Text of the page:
improving the coronation quiche

For the first time in a very long time, Britain (and other countries for reasons I don’t want to get into in a recipe blog) have a new monarch. And as is customary, we will have a coronation ceremony in May 2023. And more importantly for most people, we get a bank holiday. A bank holiday so you can celebrate in your own way whether that’s hosting a street party, a garden BBQ, afternoon tea or throwing eggs at a rich person that you don’t like.

You know what the signature dish was for the 1953 coronation? It was called “poulet reine Elizabeth“, but everyone knows it as coronation chicken. It’s a creamy curry sauce that’s got an Indian vibe and you can either chuck it in a salad or slap it in a sandwich.

coronation 1952 menu

From Le Cordon Bleu cookery school

Apparently, the dish was the brainchild of food writer Constance Spry and chef Rosemary Hume from the fancy Cordon Bleu cookery school in London. They whipped it up for the queen’s coronation feast. It was inspired by a dish called jubilee chicken, which was created for George V’s silver jubilee back in 1935.

For Queen Elizabeth II’s golden jubilee in 2002, there was another jubilee chicken dish. This one was made by the chefs at Buckingham Palace and was a baked chicken cut into bits and smothered with a mix of creme fraiche, mayonnaise, lime and ginger. They served it up with pasta salad, lime slices, and flat leaf parsley, all packed up in a Waitrose plastic tub.

diamond jubilee chicken

Now, for her platinum jubilee, they had a pudding competition and the winner was a lemon swiss roll and Amaretti trifle recipe. Nice, eh?

For King Charles’ coronation we have the coronation quiche. Perfect picnic fare, this quiche is flavoured with broad beans… and spinach?

Eh. It’s a bit dowdy, isn’t it? Doesn’t reek of celebration or festivities. Likely in the backdrop of cost-of-living crisis with rising energy bills and being squeezed, it was selected as being muted in tone to be a bit more down to earth. But I think we can do better than that, celebrating the best of British produce. While it’s nice to use broad beans it’s a bit… post-war rationing. Why not the undisputed king of British summertime, asparagus? Bang on season and something I wait for every year. And let’s add in some bacon, by the fact that everything is better with bacon. I also think we can do a little more with that pastry, so let’s amp that up. And finally let’s use some precision in the baking. None of this “20-25 minutes until golden”, let’s cook it until it’s actually perfect. With science!

Can you buy the coronation quiche?

I don’t think you can buy the coronation quiche in any shops. The only way to get the real deal is to use the official recipe, or you know, just be invited to the coronation.

my coronation quiche

A celebratory quiche suitable for any gathering or garden party. One of the best things about a quiche is it really doesn't matter when you eat it: straight from the oven hot with a salad, or the next day packed up for lunch.
Prep Time 30 minutes
Cook Time 30 minutes
Course Main Course
Cuisine British
Servings 6 people



  • 200 g plain flour
  • 50 g cold butter
  • 25 g lard
  • 25 g cheddar cheese
  • 1 egg
  • milk might need a splash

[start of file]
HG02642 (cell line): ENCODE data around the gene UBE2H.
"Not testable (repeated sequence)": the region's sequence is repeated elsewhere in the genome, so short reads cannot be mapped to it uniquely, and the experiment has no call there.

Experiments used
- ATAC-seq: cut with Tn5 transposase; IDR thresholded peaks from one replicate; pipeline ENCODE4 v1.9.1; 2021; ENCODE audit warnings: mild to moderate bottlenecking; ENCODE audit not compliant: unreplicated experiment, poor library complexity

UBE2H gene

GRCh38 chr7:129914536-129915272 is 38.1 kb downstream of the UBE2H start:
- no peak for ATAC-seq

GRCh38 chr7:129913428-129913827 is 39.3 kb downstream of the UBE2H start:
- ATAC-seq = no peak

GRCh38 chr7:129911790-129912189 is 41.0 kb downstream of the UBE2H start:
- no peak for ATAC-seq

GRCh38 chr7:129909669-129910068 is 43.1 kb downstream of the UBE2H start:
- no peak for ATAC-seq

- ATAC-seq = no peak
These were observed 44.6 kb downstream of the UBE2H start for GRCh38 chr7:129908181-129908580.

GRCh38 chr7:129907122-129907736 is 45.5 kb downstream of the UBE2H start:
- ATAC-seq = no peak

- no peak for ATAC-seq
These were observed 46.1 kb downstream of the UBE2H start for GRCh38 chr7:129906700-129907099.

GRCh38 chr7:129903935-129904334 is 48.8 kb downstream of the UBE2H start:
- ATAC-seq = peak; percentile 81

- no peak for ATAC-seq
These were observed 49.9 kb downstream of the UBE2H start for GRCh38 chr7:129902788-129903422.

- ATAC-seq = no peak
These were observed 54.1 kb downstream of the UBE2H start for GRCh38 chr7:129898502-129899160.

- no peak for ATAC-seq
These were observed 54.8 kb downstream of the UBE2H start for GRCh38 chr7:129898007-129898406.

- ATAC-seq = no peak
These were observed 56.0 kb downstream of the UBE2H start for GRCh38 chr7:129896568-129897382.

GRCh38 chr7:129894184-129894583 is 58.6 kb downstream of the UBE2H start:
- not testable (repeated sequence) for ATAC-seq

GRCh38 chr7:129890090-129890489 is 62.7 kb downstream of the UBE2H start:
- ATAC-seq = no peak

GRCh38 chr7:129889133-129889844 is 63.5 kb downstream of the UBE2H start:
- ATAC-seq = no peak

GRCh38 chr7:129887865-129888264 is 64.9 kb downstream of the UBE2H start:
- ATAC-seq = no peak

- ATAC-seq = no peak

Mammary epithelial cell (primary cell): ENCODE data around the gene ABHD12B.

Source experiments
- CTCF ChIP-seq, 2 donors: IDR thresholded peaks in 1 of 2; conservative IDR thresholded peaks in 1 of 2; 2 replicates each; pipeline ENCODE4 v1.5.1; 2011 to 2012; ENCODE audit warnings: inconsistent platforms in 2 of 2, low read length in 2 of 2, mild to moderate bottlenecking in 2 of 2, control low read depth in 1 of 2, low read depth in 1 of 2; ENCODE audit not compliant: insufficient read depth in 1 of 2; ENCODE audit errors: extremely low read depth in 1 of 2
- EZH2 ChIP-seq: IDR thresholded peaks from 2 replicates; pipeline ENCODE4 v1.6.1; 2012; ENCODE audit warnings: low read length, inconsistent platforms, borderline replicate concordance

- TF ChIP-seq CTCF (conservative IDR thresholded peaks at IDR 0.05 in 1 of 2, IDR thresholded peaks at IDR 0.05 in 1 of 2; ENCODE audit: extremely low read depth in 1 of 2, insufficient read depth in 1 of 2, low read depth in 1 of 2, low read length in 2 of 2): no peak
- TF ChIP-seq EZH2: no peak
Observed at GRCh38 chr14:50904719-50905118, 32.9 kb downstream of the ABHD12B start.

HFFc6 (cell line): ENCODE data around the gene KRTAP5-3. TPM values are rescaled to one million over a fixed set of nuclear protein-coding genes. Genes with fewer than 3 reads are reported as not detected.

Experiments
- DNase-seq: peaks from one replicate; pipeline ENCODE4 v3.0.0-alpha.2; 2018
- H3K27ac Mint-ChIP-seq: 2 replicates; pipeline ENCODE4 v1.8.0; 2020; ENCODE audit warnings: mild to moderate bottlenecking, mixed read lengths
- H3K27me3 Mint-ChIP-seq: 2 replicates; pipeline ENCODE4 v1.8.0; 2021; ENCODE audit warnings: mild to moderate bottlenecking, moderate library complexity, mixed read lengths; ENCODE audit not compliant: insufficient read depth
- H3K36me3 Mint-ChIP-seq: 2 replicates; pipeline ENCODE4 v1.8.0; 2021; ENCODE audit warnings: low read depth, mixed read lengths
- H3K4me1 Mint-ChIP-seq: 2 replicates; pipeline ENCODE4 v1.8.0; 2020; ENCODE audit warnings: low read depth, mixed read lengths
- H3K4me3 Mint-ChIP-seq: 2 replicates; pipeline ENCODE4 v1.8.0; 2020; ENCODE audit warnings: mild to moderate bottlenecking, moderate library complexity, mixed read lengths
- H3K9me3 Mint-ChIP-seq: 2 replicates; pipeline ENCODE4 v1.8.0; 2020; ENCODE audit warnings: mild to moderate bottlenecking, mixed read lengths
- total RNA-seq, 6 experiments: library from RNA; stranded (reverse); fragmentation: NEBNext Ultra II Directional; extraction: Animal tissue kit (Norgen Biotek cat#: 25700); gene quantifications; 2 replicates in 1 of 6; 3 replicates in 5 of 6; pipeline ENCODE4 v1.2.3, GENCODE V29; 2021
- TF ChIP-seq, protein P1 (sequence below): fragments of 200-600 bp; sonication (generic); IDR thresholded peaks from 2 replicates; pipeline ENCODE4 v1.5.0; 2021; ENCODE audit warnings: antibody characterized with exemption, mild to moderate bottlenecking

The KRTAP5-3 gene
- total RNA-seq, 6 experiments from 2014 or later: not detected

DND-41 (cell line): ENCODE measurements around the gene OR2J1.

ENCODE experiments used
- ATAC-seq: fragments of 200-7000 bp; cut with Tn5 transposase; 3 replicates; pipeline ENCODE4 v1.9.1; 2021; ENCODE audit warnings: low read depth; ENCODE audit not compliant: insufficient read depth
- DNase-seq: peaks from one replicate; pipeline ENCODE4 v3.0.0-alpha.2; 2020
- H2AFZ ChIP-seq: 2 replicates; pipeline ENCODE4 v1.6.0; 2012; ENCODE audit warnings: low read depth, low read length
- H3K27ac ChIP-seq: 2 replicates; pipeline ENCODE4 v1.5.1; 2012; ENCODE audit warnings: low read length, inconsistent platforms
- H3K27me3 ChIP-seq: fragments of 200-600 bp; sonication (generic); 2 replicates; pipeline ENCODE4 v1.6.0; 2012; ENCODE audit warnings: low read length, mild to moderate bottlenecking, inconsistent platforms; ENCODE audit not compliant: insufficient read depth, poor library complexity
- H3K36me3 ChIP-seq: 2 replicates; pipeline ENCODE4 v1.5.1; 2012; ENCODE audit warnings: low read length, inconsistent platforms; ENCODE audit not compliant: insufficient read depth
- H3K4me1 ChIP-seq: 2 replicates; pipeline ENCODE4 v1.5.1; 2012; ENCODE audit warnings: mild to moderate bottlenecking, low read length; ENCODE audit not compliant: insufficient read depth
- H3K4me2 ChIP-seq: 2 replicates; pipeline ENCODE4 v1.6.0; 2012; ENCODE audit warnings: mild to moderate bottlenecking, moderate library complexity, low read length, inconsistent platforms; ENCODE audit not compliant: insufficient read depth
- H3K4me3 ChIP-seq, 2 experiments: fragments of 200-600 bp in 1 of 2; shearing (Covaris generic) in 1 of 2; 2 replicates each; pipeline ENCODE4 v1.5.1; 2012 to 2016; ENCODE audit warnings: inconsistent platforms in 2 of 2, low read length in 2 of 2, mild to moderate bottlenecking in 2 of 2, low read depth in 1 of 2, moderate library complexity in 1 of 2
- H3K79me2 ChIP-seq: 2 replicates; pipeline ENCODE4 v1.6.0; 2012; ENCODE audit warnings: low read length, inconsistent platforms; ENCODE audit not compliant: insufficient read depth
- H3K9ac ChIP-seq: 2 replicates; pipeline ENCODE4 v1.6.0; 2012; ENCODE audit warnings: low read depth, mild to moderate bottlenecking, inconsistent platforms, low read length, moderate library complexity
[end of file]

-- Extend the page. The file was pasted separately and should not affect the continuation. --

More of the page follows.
• 300 ml double cream
  • 2 medium eggs save a tablespoon of it for later
  • 1 tablespoon fresh tarragon chopped
  • 100 g grated cheddar cheese
  • 100 g bacon diced
  • 150 g asparagus spears


For the pastry:

  • I use a food processor for speed and to be honest, it's better: add the flour, butter, lard and cheese and pulse until it forms a sandy breadcrumb texture. Whizz in the egg and if needed pulse in the milk until it comes together - be sparing and stop the moment it comes together. If doing by hand, rub fats, cheese and flour together until it resembles breadcrumbs, then beat in the egg and milk as required to form a dough.
  • Wrap and allow to rest in the fridge while you get on with everything else.
  • Put a frying pan over a medium heat. Add the bacon to a dry pan and fry for 4-5 minutes. While this fries, snap off the woody end of the asparagus spears. Then finely slice the stalks but stop at the tips. Add all the asparagus pieces to the pan and continue to stir fry for another 3-5 minutes until softened. Remove to a plate to cool down.
  • Preheat the oven to 190°C.
  • Put the cheese, cream and tarragon in a jug, add salt and pepper and stir well to mix. Hold back about a tablespoon of the egg mix to one side for later.
  • Remove the dough from the fridge and roll out to the thickness of a British pound coin. Lay into a quiche dish (appropriately enough) or similar and prick the base all over with a fork to stifle it rising. Brush your reserved egg over the base to seal it. Pop in the oven for 20 minutes, where it should have gone a biscuity brown.
  • Take the pastry base out and reduce the oven temperature to 140°C.
  • Spread the bacon-asparagus mixture over the base, then pour over the liquid mixture. Place into the oven and bake for 20-25 minutes until the middle of the quiche gets to 85°C.



You can stop cooking this when you're happy with how golden it is. By using a probe thermometer you can capture it when it's perfectly smooth and not scrambled-eggy.
Keyword eggs, garden party

Want more quiches? I took a lot from this fantastic cheese and onion tart I made years ago. Or take a look at Big Foodie Geek’s video.

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